How 'House of Cards' Pulled Off That Timely, Feminist Coup

Robin Wright's POTUS flipped the table on her male-dominated White House in a season well-timed to the historic results of the 2018 midterm elections.
Courtesy of Netflix
Robin Wright in the final season of 'House of Cards'

[This story contains spoilers from the first five episodes of the sixth and final season of Netflix's House of Cards.]

House of Cards delivered one of its biggest political twists in its final season.

Halfway through the sixth and final season of the Netflix political saga (which is now streaming), President Claire Underwood (Robin Wright) reveals to viewers that she has a plan to wiggle herself out from under the thumb of the Washington, D.C., patriarchy. To borrow a phrase from the showrunners, how she accomplishes that is by "weaponizing" the assumptions that are made about women, and specifically women who hold a position of power.

"Claire walks into this White House and instantly everyone is trying to manage her and control her," co-showrunner Melissa James Gibson tells The Hollywood Reporter about what the show's first female president is up against in the final season. "She just wants to wipe the slate clean of anyone who is trying to prevent her from leading."

In the fifth episode, it is revealed that she has accomplished exactly that. 

After a polarizing peace deal with Russia, Claire becomes a shut-in. Refusing to leave the White House and appear in public, her advisers, the media and the American public speculate about whether she is fit to lead the country. But it's all an act. "I have to imagine the perfect combination of things. Here's the recipe: First, I have to think about all the ways men have tried to manage me my whole life. Then I think of America's worst fear when it comes to a female in the Oval Office. And then finally, my biggest regret: Francis J. Underwood," she explains in a fourth-wall break to the audience about the motivation behind her crying face, mascara running, that was captured by the news media.

But in the 11th hour, when her Vice President Mark Usher (Scott Campbell) is holding a meeting with her cabinet to invoke the 25th Amendment and remove her from office, Claire reveals her true hand to both viewers and the men (and women, namely Diane Lane's Annette Shepherd) who are trying to control her presidency. 

In the blink of an eye, Claire finds her resolve and reveals that she has instigated an FBI investigation into her most-trusted advisers. She is able to fire all of the secretaries who are being investigating for colluding with Russia and makes way for the first-ever, all-female cabinet in U.S. history. "Our work begins today," she announces as she holds open the door to reveal a cabinet room dominated by women.

While it appears Claire's feminist coup may have been written with wishful thinking, the twist ended up foreshadowing an empowering narrative that has emerged from the 2018 midterm elections. The final season was released only days ahead of Election Day and Nov. 6 brought with it a record number of women elected to Congress. House of Cards celebrated the news by sharing Claire's all-female cabinet reveal on Twitter.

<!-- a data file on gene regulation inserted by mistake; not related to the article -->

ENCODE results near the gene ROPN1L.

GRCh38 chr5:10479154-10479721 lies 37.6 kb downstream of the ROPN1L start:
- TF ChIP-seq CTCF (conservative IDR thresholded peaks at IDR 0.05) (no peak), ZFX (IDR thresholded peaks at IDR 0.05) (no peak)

And while the table-turning move is reflective of a culture that is increasingly placing women in positions of power on the small screen, it's also based in a feasible reality. The president would theoretically be able to swap out her, or his, cabinet members thanks to a "fascinating loophole," James Gibson explains. "You can do it if all the cabinet members have been pre-approved by the Senate for other positions. No matter what the positions are you can put them into the cabinet," Pugliese adds.

House of Cards invites political consultants and experts into its writers room on a weekly basis to have a dialogue and fact-check that storylines are "at least possible," even if they have never happened in real life. "We did a lot of research into finding out and then breaking some versions of how a 25th Amendment would happen," Pugliese says. "And then it seemed right that Claire would subvert that and turn that against whoever was using it against her. I will say, there are a lot of pictures of all-male cabinets that are sort of fascinating to look at. But in Claire’s relationship to her feminism, it seemed right for her and for her in the show to try to weaponize that as well. That’s how it works in House of Cards."

The series also lent extra authenticity by casting real-life journalist Elizabeth Thorp, who formerly ran the glossy D.C. publication Capitol File, in one of the roles. The co-showrunners acknowledge that the female-dominated White House serves as an antidote to Trump's cabinet, and that their casting choices were also a political commentary. "Part of what we wanted to focus on this season is getting powerful women in the room together, all of whom have drawn different lines in the sand," James Gibson said. "It's a luxury we tend to afford men — that we allow there to be different kinds of powerful men in a room, so why not explore that with women?"

Editor's note: The interviews with Pugliese, James Gibson were conducted before Election Day.